Florida company discusses the dangers of truck driver jobs

Pushing truck drivers past their limits could harm truck driver jobs needlessly, according to a Florida furniture store executive testifying on behalf of the National Retail Federation during a session of Congress.

“Badcock, NRF and its members strongly support the current hours-of-service regulations and question the need to make changes,” W.S. Badcock Corp. Director of Logistics Frank Miller said. “Removing the current rules and reverting back to the old rules or some variation thereof would result in significant cost increases for the industry as a whole and would adversely impact the U.S. economy across all sectors.”

Miller is scheduled to testify this morning at a subcommittee hearing held by the House Oversight and Government Affairs Committee on a Federal Motor Carrier Safety Administration proposal to reduce the current 11-hour “hours of service” daily limit for drivers to a 10-hour limit. Under the proposal, the 34 hours of time off currently required between each week of driving would also have to include at least two midnight-to-6 a.m. periods of nighttime rest.

Supporters of the proposal say it would result in fewer fatigued drivers on the road and help reduce accidents. But Miller said shortening the daily driving limit would require more drivers and more trucks to move the same volume of goods during the same time period. That would increase congestion on the nation’s already overcrowded highways, increasing the potential for accidents. Retailers are also concerned about the requirement for nighttime rest periods because retailers use overnight deliveries extensively in order to avoid daytime road congestion, particularly in urban areas, he said.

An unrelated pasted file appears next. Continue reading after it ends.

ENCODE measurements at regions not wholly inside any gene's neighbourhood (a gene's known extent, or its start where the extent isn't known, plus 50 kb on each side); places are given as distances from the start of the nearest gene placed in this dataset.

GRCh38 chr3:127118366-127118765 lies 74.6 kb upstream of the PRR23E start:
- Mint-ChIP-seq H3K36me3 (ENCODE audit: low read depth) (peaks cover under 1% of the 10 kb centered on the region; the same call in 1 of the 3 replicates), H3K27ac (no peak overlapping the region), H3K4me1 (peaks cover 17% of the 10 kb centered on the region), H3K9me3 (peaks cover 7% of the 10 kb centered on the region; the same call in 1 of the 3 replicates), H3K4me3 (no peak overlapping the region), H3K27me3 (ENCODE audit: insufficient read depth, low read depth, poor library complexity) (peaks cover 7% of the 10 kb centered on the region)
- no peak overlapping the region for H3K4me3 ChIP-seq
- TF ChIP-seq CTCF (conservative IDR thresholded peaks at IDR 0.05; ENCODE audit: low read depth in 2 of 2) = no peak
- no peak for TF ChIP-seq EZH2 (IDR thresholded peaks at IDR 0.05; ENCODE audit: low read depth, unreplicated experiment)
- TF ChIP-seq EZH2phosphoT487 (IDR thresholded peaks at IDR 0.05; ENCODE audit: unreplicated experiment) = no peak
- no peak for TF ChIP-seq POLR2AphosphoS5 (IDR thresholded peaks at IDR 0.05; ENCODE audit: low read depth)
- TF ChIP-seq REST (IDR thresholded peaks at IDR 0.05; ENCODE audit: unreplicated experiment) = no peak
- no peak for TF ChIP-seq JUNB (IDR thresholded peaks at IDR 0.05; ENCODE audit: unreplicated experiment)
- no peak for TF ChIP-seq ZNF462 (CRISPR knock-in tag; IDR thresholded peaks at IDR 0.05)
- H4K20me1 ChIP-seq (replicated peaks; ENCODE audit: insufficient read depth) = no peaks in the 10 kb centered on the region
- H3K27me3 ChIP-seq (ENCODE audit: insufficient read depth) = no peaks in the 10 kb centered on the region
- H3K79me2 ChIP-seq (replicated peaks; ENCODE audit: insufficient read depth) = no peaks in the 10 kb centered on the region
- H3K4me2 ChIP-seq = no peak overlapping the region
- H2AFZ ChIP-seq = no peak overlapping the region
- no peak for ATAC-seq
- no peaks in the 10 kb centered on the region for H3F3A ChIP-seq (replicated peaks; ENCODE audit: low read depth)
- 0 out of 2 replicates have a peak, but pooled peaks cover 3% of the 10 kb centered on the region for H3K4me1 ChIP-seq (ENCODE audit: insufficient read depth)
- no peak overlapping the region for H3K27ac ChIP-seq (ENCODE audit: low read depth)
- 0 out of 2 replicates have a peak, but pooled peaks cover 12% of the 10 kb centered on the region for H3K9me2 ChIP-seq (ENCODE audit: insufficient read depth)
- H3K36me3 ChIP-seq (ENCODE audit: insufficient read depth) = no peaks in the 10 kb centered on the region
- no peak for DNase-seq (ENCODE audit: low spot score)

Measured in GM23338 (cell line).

“As a result of the current 11-hour daily driving limit, U.S. retailers have been able to achieve significant efficiencies within their supply chains and distribution networks,” Miller said. “They have been able to work with their transportation providers to appropriately plan for the safe and efficient delivery of goods to their distribution centers and retail stores with a significantly high on-time delivery rate. Any change to this daily driving limit will upset the careful balance and efficiencies that have been achieved and require changes to current systems and processes.”